Wednesday, June 17, 2009

Evan's Corner: The Approach of the Halakah and Sharia to Contemporary Legal Issues

Briefing in the United States Library of Congress
Sponsored by
The Law Library of Congress and the African and Middle Eastern Division of the Library of Congress


Rabbi Shlomo Yaffe-Dean of the Institute of American and Talmudic Law
Issam Michael Saliba-Legal Specialist of Islamic Law at the Law Library of Congress


Recently, the Law Library of Congress and the African and Middle Eastern Division of the Library of Congress presented a discussion exploring the utility of “religious” legal systems. The term “religious law” causes much consternation and bristling from those who see the civic and spiritual worlds as fundamentally separate. In the West, people often imagine they have more thoroughly separated “Church” and “State,” and that a law reflecting Judeo-Christian values is not inherently religious. The view of Western legal systems as “untainted” by religion reflects an attitude that more overtly religious legal systems are less capable of handling modern legal problems. Rabbi Shlomo Yaffe and Issam Michael Salibal, made convincing arguments that fundamentally religious legal systems are, in many cases, well-equipped to face contemporary legal issues.

Rabbi Yaffe began by giving a brief history of the evolution of Talmudic law. The Rabbi explained that the basis for all Judaic law are the five books of Moses, which are viewed as immutable as they are supposed to be divine in origin. However, within the evolution of Judaic law, the Rabbi explained that these scriptures are more like a “table of contents” than a list of rules. The rabbi went so far as to say that if one “tries to live based on scripture” the way he or she lived “would not be Judaism.” One of the main criticisms of any legal system based in scripture is that it must be immovable and inflexible. The Rabbi illustrated that this is not true. The scripture cannot change, but the interpretation of the scripture is very much a continuous argument that Judaic scholars are able to plot from antiquity to modern day. Within the world of Judaic legal scholars there are consensus on some points, but on others there are minority and majority positions.

The Rabbi used a scriptural example to illustrate his point further. The Rabbi offered Exodus 21:22 “And should men quarrel and hit a pregnant woman, and she miscarries but there is no fatality, he shall surely be punished, when the woman’s husband makes demands of him, and he shall give restitution according to the judges.” This passage is at the center of modern Judaic scholars positions on abortion. In their view, the phrase “no fatality” implies that if the woman does not die, then no human life has been taken. Scholars also note that the killing of the unborn child is still a crime according to the Talmud, but it is not equivalent to murder. The Rabbi stressed that on countless modern issues: from assisted suicide to artificial intelligence, the scripture offers relevant instruction. Furthermore, this instruction, far from stifling progress, fosters a vigorous scholarly discussion regarding specific modern interpretations. The Rabbi argued that through this process, the Judaic legal system is every bit as “complicated,” and “sophisticated” as the American one.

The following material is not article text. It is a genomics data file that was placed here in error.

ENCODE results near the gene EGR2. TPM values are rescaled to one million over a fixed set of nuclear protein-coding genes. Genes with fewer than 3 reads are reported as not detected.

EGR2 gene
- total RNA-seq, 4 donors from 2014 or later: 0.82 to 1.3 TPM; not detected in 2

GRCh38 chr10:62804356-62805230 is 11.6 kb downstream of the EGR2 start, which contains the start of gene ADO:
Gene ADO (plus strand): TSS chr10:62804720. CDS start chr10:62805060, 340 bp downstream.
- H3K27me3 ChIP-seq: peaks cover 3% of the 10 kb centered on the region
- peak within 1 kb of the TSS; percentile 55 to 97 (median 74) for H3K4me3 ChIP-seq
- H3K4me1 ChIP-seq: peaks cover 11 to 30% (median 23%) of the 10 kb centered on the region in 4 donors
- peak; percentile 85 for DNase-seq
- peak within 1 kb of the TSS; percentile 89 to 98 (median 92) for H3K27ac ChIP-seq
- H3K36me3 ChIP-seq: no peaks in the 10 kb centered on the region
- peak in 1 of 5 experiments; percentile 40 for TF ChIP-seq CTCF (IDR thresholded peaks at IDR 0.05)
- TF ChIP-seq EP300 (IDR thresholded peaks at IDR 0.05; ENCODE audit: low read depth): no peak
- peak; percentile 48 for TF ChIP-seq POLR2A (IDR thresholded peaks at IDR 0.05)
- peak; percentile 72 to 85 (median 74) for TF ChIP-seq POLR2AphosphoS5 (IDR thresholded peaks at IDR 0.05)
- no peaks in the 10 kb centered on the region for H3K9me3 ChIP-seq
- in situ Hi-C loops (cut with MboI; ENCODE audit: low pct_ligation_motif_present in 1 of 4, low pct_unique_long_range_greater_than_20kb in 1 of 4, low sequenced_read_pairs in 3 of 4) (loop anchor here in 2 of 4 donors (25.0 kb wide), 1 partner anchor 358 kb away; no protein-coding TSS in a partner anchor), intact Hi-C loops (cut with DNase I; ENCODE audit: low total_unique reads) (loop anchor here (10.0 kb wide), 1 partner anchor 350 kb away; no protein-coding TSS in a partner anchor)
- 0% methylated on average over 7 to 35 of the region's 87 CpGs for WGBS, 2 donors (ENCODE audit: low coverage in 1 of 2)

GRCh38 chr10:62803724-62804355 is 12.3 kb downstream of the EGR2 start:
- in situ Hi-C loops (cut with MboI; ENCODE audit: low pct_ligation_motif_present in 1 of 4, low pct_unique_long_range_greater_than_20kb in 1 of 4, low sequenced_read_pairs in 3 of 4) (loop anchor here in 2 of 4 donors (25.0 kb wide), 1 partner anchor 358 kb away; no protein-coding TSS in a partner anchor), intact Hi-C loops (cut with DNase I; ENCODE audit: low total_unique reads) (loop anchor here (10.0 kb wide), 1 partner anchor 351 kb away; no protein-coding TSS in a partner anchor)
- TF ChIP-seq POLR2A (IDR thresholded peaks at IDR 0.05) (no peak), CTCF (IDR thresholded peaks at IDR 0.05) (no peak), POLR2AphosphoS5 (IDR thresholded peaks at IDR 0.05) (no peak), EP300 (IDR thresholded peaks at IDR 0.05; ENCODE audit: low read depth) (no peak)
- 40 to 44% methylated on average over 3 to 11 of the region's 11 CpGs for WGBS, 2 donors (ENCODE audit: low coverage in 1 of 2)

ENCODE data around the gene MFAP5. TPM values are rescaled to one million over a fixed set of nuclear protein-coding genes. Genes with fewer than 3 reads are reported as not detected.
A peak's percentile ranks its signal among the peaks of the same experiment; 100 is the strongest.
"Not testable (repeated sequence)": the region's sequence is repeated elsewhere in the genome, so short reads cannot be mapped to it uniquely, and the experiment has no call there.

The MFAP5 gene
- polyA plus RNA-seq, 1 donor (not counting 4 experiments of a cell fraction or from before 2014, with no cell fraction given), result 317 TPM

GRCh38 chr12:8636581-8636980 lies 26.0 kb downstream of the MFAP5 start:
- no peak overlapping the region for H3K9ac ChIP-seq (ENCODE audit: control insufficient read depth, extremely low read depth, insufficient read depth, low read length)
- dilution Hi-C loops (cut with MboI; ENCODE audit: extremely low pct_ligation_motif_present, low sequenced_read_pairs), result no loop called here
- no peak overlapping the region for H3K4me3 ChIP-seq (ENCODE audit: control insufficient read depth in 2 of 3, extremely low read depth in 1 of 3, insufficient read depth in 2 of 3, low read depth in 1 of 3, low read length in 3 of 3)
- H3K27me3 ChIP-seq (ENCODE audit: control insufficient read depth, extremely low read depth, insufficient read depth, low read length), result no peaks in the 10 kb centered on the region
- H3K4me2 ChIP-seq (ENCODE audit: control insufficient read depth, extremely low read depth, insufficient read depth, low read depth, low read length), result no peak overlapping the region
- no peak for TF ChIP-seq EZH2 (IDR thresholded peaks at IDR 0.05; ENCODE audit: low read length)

While Rabbi Yaffe expressed that there is no distinction in Judaism between civil and religious life, Issam Michael Salibal noted that there is such a distinction in Islamic law. The Islamic schools of Law, derived originally from the Koran and Hadith, now rely upon legally established precedents. In other words, unlike in Judaic law, Muslim lawmakers cannot refer to the original religious texts, but instead must consult the decisions of authoritative Muslim jurists. This tradition is not contradictory to other legal systems and may have inspired many elements of common and civic law. Many of the institutions and schools within Islamic law are separate entities from other political or religious authorities, and their responsibility is to their legal tradition, not to scripture or ruler.

Salibal pointed out that while critics often harp on the perceived shortcomings of Islamic law, they never try to engage the Islamic legal system. For example, Salibal claimed that Sharia “clearly states” that Christians have the right to practice their religion under Islamic law. If there are political or religious authorities, stifling this freedom in the name of Islam, they can be challenged within the Islamic legal system. Salibal also discussed more controversial points of Islamic law. He pointed out that while there are precedents for harsh punishments, such as stonings, the law reserves these punishments for those who are “unrepentant.” In Salibal’s view, this leaves room for victims to challenge their punishment, again within the system of Islamic law.

Both speakers did an excellent job at explaining, and in some cases defending, these two “religious” legal systems. On difficult contemporary issues, such as abortion and cloning, these systems offered no easy answers or solutions. Then again, neither does the Christian one.

By Evan Barrett

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